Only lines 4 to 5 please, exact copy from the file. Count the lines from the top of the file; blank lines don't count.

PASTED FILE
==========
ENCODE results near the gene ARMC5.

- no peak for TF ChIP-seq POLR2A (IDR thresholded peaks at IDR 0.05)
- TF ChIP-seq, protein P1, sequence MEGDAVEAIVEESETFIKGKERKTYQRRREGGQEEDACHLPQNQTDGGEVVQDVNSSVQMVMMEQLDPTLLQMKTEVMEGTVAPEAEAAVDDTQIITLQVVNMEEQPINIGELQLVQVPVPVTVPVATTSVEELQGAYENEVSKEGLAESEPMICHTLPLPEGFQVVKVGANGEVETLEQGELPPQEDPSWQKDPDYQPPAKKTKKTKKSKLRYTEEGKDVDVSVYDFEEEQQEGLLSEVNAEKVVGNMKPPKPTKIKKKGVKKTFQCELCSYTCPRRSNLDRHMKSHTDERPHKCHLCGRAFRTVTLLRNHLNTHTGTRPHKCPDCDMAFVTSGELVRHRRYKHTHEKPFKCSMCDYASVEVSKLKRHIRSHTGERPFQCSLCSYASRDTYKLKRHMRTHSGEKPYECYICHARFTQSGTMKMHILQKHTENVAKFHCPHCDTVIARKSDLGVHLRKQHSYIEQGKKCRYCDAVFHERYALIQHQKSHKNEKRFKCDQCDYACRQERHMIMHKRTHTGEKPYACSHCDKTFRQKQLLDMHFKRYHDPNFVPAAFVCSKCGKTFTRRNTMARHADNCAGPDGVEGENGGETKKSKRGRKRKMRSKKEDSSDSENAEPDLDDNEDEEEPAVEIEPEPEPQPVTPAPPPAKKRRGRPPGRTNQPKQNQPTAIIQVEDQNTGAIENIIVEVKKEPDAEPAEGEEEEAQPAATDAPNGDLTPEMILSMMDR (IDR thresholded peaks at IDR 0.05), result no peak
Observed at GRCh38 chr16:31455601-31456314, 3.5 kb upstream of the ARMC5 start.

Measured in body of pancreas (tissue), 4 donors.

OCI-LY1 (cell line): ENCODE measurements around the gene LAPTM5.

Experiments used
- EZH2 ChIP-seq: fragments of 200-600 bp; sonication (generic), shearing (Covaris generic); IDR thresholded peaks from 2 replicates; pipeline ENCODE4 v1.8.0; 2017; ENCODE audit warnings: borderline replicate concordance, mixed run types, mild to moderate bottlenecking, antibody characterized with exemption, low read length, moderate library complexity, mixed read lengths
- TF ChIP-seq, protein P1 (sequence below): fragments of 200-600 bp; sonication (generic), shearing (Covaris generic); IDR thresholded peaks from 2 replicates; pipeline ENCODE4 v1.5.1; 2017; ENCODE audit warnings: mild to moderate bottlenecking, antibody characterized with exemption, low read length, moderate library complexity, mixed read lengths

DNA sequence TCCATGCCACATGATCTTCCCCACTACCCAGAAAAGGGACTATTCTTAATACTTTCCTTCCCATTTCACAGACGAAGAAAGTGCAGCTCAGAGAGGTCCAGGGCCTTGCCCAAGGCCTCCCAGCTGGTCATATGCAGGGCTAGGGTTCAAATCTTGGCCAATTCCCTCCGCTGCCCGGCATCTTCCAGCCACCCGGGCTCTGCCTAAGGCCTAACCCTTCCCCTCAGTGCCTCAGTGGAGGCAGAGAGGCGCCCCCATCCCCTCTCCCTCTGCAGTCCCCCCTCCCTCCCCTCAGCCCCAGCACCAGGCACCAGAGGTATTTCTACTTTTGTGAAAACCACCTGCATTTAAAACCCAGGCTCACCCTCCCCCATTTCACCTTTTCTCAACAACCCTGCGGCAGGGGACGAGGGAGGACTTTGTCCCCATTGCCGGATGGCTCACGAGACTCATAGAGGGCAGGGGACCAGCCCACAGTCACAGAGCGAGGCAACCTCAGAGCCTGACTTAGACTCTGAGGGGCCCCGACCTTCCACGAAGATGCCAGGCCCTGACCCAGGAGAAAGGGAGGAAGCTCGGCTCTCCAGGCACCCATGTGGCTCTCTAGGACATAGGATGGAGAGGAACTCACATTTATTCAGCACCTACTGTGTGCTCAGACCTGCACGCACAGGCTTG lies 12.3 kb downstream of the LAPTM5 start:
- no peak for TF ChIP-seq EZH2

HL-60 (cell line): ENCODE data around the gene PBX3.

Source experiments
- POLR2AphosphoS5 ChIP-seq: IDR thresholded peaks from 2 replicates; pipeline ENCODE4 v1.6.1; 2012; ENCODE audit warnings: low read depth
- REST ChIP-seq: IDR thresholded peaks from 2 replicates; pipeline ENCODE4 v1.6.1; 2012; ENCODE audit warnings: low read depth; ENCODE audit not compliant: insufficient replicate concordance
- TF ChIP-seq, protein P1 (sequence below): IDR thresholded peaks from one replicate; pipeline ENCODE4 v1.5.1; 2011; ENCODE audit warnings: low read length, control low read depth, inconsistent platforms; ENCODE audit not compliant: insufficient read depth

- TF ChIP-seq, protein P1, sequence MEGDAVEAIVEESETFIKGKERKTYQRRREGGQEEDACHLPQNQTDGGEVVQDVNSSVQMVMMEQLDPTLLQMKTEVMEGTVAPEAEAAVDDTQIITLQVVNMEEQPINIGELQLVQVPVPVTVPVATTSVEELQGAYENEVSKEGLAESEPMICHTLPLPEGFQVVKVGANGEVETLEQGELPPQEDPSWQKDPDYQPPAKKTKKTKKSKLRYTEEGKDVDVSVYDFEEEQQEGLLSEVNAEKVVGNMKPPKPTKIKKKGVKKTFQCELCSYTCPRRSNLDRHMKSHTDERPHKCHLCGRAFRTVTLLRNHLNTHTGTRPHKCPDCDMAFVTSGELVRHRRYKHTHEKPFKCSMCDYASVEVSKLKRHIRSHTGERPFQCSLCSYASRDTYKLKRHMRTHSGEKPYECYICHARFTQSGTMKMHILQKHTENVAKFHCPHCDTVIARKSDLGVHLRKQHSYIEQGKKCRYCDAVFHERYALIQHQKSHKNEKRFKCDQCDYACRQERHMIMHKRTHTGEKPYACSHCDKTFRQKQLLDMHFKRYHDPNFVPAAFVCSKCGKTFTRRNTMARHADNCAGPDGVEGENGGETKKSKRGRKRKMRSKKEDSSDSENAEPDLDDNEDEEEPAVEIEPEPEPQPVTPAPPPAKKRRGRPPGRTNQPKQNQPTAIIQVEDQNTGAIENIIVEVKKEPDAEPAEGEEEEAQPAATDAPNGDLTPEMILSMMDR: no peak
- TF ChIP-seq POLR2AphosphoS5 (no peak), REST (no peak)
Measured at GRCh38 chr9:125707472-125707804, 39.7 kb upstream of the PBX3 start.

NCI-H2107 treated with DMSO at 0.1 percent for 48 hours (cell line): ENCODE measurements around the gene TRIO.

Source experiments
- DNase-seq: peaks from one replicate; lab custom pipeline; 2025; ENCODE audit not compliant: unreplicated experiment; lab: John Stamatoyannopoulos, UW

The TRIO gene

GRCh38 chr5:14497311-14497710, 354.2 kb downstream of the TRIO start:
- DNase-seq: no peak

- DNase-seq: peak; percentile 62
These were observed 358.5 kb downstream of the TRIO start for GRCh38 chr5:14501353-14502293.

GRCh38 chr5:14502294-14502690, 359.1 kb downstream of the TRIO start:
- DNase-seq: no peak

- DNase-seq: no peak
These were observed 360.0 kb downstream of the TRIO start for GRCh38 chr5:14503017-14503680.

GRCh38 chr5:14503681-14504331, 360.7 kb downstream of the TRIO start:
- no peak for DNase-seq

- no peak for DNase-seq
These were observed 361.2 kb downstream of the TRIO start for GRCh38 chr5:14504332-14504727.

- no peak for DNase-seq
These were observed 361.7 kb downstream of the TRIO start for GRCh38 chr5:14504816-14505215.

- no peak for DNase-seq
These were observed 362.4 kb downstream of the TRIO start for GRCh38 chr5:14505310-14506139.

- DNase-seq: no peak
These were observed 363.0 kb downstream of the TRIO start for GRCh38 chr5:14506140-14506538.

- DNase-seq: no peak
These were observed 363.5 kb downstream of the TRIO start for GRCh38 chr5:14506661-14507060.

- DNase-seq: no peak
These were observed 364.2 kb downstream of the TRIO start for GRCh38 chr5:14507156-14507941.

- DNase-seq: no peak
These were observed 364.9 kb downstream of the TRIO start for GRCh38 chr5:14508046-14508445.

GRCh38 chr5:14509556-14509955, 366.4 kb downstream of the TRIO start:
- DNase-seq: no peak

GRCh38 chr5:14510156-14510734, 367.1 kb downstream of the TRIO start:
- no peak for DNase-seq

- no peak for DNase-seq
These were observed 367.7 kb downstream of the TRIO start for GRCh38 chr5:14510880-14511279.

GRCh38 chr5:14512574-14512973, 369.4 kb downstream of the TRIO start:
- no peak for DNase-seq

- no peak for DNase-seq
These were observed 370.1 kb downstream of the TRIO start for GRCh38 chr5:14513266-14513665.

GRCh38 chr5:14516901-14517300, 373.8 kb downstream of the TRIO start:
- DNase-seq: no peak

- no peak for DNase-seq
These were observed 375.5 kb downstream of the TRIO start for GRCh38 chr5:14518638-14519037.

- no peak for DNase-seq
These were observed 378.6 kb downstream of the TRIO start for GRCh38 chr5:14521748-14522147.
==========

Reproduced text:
Observed at GRCh38 chr16:31455601-31456314, 3.5 kb upstream of the ARMC5 start.

Measured in body of pancreas (tissue), 4 donors.